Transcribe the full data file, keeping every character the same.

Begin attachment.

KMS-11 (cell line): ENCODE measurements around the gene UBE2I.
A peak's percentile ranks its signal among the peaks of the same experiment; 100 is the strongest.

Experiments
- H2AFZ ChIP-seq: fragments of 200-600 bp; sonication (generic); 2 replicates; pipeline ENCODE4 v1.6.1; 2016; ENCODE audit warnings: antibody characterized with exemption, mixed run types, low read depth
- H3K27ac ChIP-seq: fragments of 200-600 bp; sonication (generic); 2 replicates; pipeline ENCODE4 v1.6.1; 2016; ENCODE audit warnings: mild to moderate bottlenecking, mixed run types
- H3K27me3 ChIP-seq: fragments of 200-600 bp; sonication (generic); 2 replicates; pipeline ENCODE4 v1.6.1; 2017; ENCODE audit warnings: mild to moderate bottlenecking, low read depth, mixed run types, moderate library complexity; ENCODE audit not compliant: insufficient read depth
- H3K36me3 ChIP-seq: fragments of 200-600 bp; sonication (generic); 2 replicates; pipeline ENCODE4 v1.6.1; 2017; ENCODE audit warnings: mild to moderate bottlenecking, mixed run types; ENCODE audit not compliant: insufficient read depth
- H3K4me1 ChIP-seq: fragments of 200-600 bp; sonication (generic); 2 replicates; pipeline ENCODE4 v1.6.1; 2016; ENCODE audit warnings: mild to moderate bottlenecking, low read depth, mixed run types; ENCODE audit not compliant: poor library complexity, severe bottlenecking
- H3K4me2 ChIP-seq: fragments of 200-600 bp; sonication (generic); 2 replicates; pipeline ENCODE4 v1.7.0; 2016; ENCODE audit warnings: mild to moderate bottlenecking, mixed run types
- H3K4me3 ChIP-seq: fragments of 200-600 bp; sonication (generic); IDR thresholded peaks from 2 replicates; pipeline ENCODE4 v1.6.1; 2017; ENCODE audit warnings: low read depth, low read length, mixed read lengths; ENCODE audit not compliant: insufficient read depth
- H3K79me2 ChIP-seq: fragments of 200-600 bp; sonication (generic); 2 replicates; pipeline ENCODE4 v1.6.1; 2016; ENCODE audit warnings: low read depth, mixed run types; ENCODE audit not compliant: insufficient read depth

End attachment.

KMS-11 (cell line): ENCODE measurements around the gene UBE2I.
A peak's percentile ranks its signal among the peaks of the same experiment; 100 is the strongest.

Experiments
- H2AFZ ChIP-seq: fragments of 200-600 bp; sonication (generic); 2 replicates; pipeline ENCODE4 v1.6.1; 2016; ENCODE audit warnings: antibody characterized with exemption, mixed run types, low read depth
- H3K27ac ChIP-seq: fragments of 200-600 bp; sonication (generic); 2 replicates; pipeline ENCODE4 v1.6.1; 2016; ENCODE audit warnings: mild to moderate bottlenecking, mixed run types
- H3K27me3 ChIP-seq: fragments of 200-600 bp; sonication (generic); 2 replicates; pipeline ENCODE4 v1.6.1; 2017; ENCODE audit warnings: mild to moderate bottlenecking, low read depth, mixed run types, moderate library complexity; ENCODE audit not compliant: insufficient read depth
- H3K36me3 ChIP-seq: fragments of 200-600 bp; sonication (generic); 2 replicates; pipeline ENCODE4 v1.6.1; 2017; ENCODE audit warnings: mild to moderate bottlenecking, mixed run types; ENCODE audit not compliant: insufficient read depth
- H3K4me1 ChIP-seq: fragments of 200-600 bp; sonication (generic); 2 replicates; pipeline ENCODE4 v1.6.1; 2016; ENCODE audit warnings: mild to moderate bottlenecking, low read depth, mixed run types; ENCODE audit not compliant: poor library complexity, severe bottlenecking
- H3K4me2 ChIP-seq: fragments of 200-600 bp; sonication (generic); 2 replicates; pipeline ENCODE4 v1.7.0; 2016; ENCODE audit warnings: mild to moderate bottlenecking, mixed run types
- H3K4me3 ChIP-seq: fragments of 200-600 bp; sonication (generic); IDR thresholded peaks from 2 replicates; pipeline ENCODE4 v1.6.1; 2017; ENCODE audit warnings: low read depth, low read length, mixed read lengths; ENCODE audit not compliant: insufficient read depth
- H3K79me2 ChIP-seq: fragments of 200-600 bp; sonication (generic); 2 replicates; pipeline ENCODE4 v1.6.1; 2016; ENCODE audit warnings: low read depth, mixed run types; ENCODE audit not compliant: insufficient read depth